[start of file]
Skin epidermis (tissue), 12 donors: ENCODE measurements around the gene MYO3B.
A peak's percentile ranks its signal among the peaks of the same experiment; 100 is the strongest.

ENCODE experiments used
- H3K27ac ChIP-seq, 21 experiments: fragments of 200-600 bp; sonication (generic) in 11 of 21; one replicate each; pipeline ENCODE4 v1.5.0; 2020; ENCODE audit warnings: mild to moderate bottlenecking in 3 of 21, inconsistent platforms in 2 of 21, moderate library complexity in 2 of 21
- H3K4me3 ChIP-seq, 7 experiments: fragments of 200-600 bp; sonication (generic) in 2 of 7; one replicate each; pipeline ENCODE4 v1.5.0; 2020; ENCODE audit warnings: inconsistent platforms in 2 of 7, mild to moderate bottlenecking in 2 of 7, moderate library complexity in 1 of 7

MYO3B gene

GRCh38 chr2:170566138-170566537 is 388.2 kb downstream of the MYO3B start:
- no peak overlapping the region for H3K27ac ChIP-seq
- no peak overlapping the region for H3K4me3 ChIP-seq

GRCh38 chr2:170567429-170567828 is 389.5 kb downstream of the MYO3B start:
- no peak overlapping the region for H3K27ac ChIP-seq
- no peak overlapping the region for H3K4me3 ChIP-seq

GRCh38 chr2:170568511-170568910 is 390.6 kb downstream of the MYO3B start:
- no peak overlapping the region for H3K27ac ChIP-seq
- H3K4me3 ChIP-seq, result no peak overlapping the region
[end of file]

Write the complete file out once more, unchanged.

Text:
Skin epidermis (tissue), 12 donors: ENCODE measurements around the gene MYO3B.
A peak's percentile ranks its signal among the peaks of the same experiment; 100 is the strongest.

ENCODE experiments used
- H3K27ac ChIP-seq, 21 experiments: fragments of 200-600 bp; sonication (generic) in 11 of 21; one replicate each; pipeline ENCODE4 v1.5.0; 2020; ENCODE audit warnings: mild to moderate bottlenecking in 3 of 21, inconsistent platforms in 2 of 21, moderate library complexity in 2 of 21
- H3K4me3 ChIP-seq, 7 experiments: fragments of 200-600 bp; sonication (generic) in 2 of 7; one replicate each; pipeline ENCODE4 v1.5.0; 2020; ENCODE audit warnings: inconsistent platforms in 2 of 7, mild to moderate bottlenecking in 2 of 7, moderate library complexity in 1 of 7

MYO3B gene

GRCh38 chr2:170566138-170566537 is 388.2 kb downstream of the MYO3B start:
- no peak overlapping the region for H3K27ac ChIP-seq
- no peak overlapping the region for H3K4me3 ChIP-seq

GRCh38 chr2:170567429-170567828 is 389.5 kb downstream of the MYO3B start:
- no peak overlapping the region for H3K27ac ChIP-seq
- no peak overlapping the region for H3K4me3 ChIP-seq

GRCh38 chr2:170568511-170568910 is 390.6 kb downstream of the MYO3B start:
- no peak overlapping the region for H3K27ac ChIP-seq
- H3K4me3 ChIP-seq, result no peak overlapping the region